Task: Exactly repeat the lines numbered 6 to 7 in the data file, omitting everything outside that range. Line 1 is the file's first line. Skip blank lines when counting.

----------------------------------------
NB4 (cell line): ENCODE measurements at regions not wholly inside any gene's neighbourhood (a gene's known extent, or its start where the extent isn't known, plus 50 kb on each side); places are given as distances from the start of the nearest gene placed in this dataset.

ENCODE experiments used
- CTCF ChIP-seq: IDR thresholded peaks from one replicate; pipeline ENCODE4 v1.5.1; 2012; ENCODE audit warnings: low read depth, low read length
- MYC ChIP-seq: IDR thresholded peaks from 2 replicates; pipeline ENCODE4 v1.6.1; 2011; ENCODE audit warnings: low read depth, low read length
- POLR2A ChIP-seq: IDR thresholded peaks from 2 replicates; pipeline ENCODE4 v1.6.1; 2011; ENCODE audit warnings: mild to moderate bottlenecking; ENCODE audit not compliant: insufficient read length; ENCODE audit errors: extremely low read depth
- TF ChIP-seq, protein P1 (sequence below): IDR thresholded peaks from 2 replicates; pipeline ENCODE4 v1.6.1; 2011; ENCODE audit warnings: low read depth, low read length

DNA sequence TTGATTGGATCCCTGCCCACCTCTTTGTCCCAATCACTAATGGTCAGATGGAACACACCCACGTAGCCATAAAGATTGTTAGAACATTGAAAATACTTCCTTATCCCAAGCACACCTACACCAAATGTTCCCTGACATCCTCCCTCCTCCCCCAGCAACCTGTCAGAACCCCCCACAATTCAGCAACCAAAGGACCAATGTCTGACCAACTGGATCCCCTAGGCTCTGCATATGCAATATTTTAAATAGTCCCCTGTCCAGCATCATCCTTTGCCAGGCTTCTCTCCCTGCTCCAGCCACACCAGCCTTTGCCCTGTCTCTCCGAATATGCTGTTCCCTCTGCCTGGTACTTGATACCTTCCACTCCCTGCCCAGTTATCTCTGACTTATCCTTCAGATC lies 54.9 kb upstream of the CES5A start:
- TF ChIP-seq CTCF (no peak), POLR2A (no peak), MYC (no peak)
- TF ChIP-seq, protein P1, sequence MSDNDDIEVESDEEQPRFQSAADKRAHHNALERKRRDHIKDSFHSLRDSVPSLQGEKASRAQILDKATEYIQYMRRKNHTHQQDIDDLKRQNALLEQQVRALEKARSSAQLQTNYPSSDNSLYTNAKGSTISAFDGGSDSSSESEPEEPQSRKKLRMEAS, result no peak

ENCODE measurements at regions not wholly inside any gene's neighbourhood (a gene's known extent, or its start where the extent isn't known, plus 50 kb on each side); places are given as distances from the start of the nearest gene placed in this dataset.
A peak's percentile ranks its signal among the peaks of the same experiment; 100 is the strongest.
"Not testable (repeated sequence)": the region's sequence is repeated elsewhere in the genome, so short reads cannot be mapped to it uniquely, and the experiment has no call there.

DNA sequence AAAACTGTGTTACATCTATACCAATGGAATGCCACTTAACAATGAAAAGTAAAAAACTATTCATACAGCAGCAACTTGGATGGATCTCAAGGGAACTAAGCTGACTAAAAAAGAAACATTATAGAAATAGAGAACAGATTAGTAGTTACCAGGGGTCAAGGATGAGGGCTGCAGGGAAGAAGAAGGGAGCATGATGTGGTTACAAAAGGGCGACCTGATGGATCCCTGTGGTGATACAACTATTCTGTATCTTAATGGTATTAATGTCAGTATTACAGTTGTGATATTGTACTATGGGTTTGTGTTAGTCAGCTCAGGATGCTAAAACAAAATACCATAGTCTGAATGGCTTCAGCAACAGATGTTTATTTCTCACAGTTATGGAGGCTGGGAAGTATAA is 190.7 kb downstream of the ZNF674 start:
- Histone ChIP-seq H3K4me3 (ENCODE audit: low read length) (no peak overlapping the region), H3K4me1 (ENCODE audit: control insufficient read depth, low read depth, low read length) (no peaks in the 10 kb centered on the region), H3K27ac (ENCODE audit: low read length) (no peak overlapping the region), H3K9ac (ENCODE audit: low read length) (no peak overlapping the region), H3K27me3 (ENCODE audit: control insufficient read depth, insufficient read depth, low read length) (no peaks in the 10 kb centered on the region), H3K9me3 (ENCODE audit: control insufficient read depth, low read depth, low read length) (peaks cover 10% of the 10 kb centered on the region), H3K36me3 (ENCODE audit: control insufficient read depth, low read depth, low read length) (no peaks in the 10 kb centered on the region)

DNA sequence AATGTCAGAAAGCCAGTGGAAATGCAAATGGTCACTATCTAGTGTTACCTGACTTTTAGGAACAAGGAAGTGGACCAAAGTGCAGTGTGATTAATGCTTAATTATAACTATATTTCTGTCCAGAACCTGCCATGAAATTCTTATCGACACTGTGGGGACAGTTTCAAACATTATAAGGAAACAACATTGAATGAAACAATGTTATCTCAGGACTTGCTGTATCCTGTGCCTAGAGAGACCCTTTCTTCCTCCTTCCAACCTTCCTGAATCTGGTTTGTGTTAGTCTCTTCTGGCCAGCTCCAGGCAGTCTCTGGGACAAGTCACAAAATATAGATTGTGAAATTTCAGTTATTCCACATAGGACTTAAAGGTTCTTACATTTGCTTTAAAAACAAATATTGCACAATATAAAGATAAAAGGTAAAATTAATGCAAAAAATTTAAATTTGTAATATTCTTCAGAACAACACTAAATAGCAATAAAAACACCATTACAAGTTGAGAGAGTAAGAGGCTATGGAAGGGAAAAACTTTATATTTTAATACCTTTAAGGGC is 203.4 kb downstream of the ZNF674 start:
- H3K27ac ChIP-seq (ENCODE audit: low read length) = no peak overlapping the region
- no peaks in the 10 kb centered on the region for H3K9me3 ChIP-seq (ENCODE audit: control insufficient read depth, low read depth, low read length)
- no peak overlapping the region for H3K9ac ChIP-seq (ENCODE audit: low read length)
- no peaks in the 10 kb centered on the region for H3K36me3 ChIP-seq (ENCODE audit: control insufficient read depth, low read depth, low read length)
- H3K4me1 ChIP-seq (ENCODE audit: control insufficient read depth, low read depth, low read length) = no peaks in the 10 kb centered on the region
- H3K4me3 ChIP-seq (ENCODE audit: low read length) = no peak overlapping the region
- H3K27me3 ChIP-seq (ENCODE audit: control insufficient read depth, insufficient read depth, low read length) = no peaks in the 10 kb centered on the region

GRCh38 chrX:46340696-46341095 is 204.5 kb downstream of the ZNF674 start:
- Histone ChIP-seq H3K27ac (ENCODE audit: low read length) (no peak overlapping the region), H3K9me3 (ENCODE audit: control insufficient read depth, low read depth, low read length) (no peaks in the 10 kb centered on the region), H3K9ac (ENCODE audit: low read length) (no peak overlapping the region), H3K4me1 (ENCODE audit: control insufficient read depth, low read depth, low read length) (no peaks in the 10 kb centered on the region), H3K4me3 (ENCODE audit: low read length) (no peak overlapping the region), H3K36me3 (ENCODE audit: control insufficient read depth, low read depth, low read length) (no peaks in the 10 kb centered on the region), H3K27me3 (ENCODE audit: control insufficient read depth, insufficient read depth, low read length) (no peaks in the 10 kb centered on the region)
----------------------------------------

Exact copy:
- TF ChIP-seq, protein P1 (sequence below): IDR thresholded peaks from 2 replicates; pipeline ENCODE4 v1.6.1; 2011; ENCODE audit warnings: low read depth, low read length

DNA sequence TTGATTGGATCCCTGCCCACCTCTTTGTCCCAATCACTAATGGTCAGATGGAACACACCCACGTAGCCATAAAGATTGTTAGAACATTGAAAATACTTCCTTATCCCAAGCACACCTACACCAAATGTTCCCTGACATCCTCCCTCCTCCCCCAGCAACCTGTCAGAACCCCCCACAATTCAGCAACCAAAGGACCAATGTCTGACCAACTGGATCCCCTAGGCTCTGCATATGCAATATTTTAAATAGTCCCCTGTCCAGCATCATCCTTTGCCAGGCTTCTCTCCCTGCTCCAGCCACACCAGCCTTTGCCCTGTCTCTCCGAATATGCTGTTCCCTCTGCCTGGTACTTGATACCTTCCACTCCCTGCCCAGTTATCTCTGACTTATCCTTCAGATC lies 54.9 kb upstream of the CES5A start: